Stage 1 | Subject outline | version control

Politics, Power and People Stage 1
Subject outline

Version 2.0
For teaching in 2022. Accredited in May 2020 for teaching at Stage 1 from 2021.  See subject changes for 2022.

Stage 1 | Subject outline | Content | Compulsory theme: Understanding how politics works

Compulsory theme: Understanding how politics works 

This compulsory theme consists of four inquiry questions that introduce fundamental concepts in the study of politics.

The four inquiry questions are:

  1. What is politics?
  2. What is Australian politics?
  3. How different are the political parties in Australia?
  4. In what ways does your vote count?

Students explore how politics works — a concept that is highly contested. They explore the nature of power and the implications that this might have for the study of politics. Students develop an understanding of the competing definitions of politics in relation to the exercise of power and decision-making. They compare the meaning of participation in different political systems, and explore how political ideas are represented through political parties.

In addressing inquiry question 1: ‘What is politics?’, students may consider:

  • power and decision‑making
  • the history and role of a nation‑state
  • political systems
  • political ideologies.

Students explore the range of forms of power: from those that they encounter in their everyday lives through to the levels of power on the local, national, and international stages. Using the lens of active citizenry, students consider where power lies and how power can be gained and lost. Students explore the characteristics of a nation state and develop a working definition of this concept. They explore the concepts of the political compass and develop knowledge on its application in a range of contemporary national political systems.

In addressing inquiry question 2: ‘What is Australian politics?’, students may consider:

  • the Australian Constitution
  • the federal political system
  • the interrelationships between, and comparative power of, the tiers of government
  • the separation of powers.

Students explore key underpinning ideas in Australian politics, such as the nature of the Australian Constitution (along with its strengths and weaknesses) and the implications for modern Australia. They develop an understanding of the workings and unique nature of Australian parliaments over time while considering our interpretation of Montesquieu’s separation of powers. Students explore the origin, nature, and implications of the federal system in an Australian context. They also consider state and local political systems and the relationships between the federal, state, and local levels of government.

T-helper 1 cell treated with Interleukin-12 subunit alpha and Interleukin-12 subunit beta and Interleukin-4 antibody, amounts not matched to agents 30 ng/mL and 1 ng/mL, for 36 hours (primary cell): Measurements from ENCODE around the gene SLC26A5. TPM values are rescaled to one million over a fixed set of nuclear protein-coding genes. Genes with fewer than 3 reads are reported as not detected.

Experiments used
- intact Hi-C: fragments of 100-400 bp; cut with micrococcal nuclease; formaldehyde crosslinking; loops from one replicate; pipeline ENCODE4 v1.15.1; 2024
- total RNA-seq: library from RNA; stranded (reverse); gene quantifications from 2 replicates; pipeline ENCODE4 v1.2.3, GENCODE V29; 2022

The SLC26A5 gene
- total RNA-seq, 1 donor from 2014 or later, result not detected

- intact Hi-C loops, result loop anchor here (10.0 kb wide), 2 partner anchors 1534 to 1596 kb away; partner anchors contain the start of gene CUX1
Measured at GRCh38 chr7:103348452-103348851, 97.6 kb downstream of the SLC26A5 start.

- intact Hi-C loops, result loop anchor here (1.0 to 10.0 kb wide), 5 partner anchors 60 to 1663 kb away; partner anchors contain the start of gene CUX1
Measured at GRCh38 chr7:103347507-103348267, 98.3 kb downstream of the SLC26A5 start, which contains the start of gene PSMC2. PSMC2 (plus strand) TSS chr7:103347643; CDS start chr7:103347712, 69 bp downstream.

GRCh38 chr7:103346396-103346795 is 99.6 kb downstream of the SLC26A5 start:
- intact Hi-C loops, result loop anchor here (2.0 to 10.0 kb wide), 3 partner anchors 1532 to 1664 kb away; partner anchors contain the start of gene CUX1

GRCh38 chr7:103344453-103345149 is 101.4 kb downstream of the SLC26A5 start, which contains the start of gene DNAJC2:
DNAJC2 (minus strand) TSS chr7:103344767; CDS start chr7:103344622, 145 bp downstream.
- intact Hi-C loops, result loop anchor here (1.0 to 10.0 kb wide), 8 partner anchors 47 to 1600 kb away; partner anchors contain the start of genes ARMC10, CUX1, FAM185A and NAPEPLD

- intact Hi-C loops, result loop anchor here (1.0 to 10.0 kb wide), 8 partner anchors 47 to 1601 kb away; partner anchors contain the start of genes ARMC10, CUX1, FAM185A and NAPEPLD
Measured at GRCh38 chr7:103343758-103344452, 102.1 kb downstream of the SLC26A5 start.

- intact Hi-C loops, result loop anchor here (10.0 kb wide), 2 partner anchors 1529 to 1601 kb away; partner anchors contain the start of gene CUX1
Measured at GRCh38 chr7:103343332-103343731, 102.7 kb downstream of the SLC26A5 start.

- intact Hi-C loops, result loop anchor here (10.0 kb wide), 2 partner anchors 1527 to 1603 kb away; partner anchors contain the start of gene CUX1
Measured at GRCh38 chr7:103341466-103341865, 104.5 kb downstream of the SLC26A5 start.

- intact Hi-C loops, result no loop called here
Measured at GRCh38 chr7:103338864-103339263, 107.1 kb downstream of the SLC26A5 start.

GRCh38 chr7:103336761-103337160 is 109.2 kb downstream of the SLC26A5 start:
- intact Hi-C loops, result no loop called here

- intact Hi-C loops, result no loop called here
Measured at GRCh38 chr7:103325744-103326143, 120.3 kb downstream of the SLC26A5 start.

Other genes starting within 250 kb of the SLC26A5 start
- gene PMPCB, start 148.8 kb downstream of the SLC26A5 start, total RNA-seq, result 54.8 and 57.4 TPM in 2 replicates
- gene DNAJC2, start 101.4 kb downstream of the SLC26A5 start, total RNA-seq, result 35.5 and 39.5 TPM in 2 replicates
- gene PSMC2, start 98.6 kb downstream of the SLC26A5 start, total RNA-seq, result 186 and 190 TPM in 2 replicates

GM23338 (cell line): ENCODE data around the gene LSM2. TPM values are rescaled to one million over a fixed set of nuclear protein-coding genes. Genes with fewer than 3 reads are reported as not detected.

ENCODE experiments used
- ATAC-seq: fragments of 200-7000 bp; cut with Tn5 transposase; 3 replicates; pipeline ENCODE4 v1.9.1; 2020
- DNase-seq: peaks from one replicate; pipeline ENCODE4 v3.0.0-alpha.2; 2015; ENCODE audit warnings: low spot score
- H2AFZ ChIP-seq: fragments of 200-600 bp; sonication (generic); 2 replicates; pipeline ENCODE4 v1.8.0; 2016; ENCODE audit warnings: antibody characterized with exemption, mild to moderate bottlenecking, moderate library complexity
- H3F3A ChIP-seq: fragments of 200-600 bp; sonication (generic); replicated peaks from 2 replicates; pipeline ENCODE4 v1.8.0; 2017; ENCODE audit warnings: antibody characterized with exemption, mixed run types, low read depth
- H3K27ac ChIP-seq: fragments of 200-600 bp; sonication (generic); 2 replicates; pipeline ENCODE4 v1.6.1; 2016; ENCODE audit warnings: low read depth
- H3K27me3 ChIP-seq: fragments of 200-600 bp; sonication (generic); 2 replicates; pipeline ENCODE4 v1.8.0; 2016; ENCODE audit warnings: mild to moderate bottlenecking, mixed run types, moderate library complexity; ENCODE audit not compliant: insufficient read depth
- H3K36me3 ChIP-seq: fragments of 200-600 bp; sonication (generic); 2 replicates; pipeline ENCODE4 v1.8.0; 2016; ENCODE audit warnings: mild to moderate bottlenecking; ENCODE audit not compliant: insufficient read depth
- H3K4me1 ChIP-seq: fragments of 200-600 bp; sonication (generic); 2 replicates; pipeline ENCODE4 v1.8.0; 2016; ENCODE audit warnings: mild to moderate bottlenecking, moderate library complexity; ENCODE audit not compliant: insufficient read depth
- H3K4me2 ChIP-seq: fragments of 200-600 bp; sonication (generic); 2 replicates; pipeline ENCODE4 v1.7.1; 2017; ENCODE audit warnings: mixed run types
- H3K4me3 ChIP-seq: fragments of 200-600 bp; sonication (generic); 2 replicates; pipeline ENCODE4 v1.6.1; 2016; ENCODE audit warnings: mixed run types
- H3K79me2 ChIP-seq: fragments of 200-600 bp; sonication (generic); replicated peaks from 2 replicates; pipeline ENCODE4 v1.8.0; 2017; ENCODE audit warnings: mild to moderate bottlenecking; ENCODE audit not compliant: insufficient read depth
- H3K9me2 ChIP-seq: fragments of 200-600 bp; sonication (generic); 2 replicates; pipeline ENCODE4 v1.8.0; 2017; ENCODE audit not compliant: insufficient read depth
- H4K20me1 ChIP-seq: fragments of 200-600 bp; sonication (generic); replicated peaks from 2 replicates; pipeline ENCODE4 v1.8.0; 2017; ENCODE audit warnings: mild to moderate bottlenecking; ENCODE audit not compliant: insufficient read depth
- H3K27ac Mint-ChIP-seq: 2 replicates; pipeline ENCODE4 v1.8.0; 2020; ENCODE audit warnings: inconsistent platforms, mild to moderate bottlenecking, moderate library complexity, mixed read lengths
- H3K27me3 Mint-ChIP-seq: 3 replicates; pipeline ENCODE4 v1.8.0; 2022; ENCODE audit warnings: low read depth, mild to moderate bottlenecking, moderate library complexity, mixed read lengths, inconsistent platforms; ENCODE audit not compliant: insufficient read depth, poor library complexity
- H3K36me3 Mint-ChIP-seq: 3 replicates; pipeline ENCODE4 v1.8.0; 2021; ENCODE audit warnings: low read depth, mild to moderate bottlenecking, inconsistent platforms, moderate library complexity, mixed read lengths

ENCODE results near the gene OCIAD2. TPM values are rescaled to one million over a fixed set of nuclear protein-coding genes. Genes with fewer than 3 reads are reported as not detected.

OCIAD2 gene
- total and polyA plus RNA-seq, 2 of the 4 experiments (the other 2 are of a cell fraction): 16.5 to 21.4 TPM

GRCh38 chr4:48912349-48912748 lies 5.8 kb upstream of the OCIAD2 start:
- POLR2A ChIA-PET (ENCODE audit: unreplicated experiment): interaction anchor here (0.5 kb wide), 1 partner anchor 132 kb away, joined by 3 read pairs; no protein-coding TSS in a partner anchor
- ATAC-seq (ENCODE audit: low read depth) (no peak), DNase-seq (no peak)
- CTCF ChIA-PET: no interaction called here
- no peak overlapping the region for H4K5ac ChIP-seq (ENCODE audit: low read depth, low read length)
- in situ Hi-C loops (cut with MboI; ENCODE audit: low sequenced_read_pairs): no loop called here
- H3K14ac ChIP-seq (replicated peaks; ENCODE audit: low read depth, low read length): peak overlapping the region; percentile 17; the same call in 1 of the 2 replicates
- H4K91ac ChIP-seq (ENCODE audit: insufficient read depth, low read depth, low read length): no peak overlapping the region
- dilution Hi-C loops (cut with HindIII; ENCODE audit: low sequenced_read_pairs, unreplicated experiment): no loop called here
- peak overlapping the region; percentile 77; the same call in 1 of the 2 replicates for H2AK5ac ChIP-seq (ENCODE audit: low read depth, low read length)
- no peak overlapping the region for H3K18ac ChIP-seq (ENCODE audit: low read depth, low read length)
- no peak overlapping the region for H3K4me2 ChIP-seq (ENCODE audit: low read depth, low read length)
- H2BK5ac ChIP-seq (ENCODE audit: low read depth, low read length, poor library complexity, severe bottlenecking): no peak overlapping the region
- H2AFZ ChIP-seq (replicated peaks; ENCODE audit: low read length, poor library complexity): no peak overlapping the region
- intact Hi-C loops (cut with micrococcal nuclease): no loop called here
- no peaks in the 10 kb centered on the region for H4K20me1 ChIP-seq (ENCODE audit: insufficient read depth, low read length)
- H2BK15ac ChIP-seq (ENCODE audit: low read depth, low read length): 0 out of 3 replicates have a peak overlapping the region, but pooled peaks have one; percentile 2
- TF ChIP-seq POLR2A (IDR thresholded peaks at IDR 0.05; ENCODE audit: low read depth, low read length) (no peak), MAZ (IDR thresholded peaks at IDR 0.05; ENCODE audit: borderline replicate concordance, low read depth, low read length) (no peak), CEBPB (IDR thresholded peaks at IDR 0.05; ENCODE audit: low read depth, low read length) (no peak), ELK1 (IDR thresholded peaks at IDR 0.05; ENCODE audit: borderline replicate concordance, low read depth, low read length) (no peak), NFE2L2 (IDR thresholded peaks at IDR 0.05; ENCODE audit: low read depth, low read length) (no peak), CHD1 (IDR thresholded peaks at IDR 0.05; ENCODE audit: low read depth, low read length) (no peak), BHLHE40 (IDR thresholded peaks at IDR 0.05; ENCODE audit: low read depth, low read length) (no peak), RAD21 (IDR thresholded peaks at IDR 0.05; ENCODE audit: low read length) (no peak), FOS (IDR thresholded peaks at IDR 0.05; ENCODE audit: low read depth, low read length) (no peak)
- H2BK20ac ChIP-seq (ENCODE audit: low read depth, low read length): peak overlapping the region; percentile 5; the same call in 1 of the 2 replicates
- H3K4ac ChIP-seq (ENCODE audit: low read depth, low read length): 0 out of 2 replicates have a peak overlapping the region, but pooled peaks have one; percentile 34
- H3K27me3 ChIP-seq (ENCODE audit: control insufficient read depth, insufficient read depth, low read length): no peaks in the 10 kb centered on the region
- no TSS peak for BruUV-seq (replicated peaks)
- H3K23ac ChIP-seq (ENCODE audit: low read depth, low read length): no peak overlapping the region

In addressing inquiry question 3: ‘How different are the political parties in Australia?’, students may consider:

  • major parties
  • minor parties
  • independents
  • a comparative study of the Australian party system with another country.

Students explore the changing nature of political parties in Australia and appreciate the key values and ideologies advocated by the different political parties. They explore the policies and actions taken by political parties and independents by analysing the complex nature of decision‑making. Students reflect on the role of ideology and pragmatism in decision‑making, and the need for party identity to appeal to changing constituencies. Students gain an understanding of the party system in Australia and the complex relationship between the major and minor parties.

In addressing inquiry question 4: ‘In what ways does your vote count?’, students may consider:

  • the federal voting system
  • the voting systems of different states
  • factors that influence the outcome of elections
  • case studies.

Students explore how elections symbolise the practice of democracy.  Elections can change a country, and voting is a powerful way for citizens to make their voice heard and be part of decision‑making. Students reflect on the debates around compulsory voting. Understanding the voting mechanisms used in different parliamentary systems supports students in gaining an appreciation of how they can harness their political voice through voting. Furthermore, students evaluate the factors that influence the outcomes of elections, and the key factors that determine the way people vote.